Supreme Court Upholds Copyright Protection For Foreign Works

The U.S. Supreme Court decision released this week in Golan v Holder maintained copyright protection for millions of works created by foreign authors. Before 1989, many foreign authors’ works became public domain for not fulfilling requirements in the U.S. Copyright Act. In 1994, Congress passed the Uruguay Round Agreements Act restoring U.S. copyright protection for works published by foreign authors primarily between 1923 and 1964. The URAA brought the U.S. into compliance with the Berne Convention copyright treaty. The Justices that dissented in the 6 to 2 decision expressed concern that upholding the pertinent section of the URAA denies the right of freedom expression and curtails the incentive to create new works.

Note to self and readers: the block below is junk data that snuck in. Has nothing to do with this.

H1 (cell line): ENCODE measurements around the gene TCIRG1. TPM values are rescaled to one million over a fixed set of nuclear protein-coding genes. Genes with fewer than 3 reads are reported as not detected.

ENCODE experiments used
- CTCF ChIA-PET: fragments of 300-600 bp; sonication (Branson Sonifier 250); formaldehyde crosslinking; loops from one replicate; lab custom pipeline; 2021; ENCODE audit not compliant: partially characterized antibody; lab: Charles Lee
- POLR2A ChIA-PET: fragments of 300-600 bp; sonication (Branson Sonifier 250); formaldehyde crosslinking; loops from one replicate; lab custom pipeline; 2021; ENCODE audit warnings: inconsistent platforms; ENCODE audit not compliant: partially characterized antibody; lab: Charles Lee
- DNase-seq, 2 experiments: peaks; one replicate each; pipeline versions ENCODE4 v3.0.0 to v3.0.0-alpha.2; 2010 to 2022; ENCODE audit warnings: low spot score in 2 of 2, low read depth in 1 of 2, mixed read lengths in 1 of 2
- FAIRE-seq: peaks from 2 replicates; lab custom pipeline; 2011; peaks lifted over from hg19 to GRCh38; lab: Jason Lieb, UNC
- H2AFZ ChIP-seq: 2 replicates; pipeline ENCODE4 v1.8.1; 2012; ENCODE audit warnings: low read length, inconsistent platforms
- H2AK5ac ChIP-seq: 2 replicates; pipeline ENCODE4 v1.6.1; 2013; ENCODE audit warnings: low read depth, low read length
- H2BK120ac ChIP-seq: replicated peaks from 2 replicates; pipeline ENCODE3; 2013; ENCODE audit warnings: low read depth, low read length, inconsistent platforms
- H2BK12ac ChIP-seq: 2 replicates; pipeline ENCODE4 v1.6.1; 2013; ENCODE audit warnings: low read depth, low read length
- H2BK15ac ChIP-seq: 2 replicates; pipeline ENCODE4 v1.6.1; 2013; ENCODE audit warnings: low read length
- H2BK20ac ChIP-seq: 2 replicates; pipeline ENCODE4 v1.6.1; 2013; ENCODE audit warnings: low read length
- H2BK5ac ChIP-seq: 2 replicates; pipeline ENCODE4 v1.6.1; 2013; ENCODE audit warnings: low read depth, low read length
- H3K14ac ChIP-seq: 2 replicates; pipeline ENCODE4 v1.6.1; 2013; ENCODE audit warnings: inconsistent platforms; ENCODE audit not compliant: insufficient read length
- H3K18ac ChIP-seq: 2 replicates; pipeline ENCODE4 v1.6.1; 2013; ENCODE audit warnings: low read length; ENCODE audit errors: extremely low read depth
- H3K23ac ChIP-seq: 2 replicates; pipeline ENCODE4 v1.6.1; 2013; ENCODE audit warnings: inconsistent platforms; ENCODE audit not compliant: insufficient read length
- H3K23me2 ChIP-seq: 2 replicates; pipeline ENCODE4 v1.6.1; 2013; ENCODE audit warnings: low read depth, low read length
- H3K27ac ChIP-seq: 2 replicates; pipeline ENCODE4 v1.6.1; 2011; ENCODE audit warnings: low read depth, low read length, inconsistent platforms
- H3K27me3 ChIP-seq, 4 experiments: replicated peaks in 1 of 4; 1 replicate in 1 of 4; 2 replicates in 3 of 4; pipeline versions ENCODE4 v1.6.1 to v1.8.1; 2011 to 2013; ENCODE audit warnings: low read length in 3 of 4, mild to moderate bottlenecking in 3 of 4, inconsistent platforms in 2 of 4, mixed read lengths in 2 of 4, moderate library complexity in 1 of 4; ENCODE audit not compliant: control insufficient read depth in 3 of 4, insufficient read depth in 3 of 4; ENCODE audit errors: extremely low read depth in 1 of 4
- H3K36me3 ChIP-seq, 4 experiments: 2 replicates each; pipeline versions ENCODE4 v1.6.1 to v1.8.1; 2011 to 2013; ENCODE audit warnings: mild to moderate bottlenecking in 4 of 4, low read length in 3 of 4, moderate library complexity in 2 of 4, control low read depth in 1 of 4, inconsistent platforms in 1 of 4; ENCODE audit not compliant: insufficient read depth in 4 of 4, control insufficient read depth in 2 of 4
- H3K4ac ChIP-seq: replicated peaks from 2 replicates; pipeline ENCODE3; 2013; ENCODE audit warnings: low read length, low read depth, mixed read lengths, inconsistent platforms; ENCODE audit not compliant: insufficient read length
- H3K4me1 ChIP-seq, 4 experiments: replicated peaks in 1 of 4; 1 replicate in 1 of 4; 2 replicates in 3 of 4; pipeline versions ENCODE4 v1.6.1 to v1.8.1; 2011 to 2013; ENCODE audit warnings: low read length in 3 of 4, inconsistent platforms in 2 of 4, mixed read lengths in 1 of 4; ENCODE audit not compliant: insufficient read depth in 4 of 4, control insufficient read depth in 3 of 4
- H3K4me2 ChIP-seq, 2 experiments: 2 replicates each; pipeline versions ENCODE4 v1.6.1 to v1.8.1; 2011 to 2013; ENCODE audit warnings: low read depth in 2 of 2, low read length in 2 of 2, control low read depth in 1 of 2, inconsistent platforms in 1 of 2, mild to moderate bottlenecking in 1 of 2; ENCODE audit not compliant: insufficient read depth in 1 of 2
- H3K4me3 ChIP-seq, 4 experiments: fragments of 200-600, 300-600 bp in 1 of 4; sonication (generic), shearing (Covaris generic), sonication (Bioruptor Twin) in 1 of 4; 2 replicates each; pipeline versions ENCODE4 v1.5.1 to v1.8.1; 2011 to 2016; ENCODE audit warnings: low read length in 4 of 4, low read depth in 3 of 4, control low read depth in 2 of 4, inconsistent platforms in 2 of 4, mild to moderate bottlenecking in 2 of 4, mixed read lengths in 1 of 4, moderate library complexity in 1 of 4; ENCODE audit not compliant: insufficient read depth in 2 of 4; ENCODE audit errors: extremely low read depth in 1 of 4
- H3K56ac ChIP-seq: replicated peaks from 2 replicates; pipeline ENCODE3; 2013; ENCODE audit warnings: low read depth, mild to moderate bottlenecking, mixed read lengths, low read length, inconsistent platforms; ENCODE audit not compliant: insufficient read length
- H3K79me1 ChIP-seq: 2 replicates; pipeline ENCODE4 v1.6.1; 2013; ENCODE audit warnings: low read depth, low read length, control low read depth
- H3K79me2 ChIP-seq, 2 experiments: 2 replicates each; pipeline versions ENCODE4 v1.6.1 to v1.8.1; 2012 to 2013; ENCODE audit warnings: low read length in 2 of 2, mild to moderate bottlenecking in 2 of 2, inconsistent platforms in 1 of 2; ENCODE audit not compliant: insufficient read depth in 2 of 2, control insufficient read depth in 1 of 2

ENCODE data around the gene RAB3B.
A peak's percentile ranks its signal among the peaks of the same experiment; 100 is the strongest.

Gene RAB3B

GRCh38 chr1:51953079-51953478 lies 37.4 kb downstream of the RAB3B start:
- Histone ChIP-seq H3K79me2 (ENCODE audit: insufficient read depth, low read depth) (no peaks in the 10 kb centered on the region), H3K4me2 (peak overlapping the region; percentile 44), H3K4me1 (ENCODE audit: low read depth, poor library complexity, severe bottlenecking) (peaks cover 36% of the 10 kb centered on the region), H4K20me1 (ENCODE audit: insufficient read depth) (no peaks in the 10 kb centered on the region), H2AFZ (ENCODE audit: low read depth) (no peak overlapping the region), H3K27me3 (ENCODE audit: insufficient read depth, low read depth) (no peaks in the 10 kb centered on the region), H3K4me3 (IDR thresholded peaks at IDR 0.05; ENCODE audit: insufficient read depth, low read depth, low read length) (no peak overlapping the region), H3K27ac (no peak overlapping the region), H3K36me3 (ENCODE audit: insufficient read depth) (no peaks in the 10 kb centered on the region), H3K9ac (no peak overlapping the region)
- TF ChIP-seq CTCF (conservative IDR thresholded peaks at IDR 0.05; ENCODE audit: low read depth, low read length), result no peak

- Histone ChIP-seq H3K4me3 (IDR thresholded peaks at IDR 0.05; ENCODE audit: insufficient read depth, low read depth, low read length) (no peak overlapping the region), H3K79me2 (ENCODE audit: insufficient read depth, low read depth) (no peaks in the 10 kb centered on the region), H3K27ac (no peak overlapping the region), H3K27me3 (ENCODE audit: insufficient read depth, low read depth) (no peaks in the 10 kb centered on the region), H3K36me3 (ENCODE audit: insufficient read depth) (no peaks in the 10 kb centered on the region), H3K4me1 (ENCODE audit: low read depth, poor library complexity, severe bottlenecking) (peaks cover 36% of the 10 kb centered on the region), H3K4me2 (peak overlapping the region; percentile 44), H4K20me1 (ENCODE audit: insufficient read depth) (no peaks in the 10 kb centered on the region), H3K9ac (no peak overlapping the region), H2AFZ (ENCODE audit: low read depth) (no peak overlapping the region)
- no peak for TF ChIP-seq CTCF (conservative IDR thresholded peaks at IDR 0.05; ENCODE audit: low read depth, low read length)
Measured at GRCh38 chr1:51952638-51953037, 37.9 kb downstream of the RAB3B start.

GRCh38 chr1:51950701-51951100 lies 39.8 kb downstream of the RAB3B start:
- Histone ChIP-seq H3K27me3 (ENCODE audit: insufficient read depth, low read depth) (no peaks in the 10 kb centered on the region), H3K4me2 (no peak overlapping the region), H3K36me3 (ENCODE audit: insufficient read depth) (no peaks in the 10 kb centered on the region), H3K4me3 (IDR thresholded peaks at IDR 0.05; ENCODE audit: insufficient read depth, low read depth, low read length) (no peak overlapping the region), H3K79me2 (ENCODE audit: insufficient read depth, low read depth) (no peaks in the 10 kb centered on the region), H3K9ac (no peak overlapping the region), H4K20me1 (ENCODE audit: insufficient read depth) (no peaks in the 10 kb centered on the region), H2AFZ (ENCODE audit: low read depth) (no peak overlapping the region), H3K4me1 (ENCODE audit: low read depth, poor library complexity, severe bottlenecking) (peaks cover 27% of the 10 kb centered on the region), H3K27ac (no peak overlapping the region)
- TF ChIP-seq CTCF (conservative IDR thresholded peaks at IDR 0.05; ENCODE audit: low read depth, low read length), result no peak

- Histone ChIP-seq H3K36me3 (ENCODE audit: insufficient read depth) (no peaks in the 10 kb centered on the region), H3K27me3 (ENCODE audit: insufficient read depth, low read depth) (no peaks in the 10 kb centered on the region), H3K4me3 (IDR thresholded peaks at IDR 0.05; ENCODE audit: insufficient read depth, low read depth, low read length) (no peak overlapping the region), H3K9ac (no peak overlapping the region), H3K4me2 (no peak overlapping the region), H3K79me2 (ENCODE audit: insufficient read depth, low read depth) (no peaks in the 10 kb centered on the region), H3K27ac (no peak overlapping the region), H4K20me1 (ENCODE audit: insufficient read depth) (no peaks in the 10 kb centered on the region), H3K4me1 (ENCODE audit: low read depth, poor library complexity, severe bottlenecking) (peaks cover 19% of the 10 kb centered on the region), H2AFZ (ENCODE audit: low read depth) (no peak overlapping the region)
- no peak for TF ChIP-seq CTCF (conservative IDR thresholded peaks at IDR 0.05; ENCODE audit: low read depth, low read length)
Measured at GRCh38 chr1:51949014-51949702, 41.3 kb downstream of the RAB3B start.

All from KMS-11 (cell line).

Read more from the SCOTUS Blog.

Read more from The New York Times.

Read more from BMI quoting music lawyer Tamera Bennett.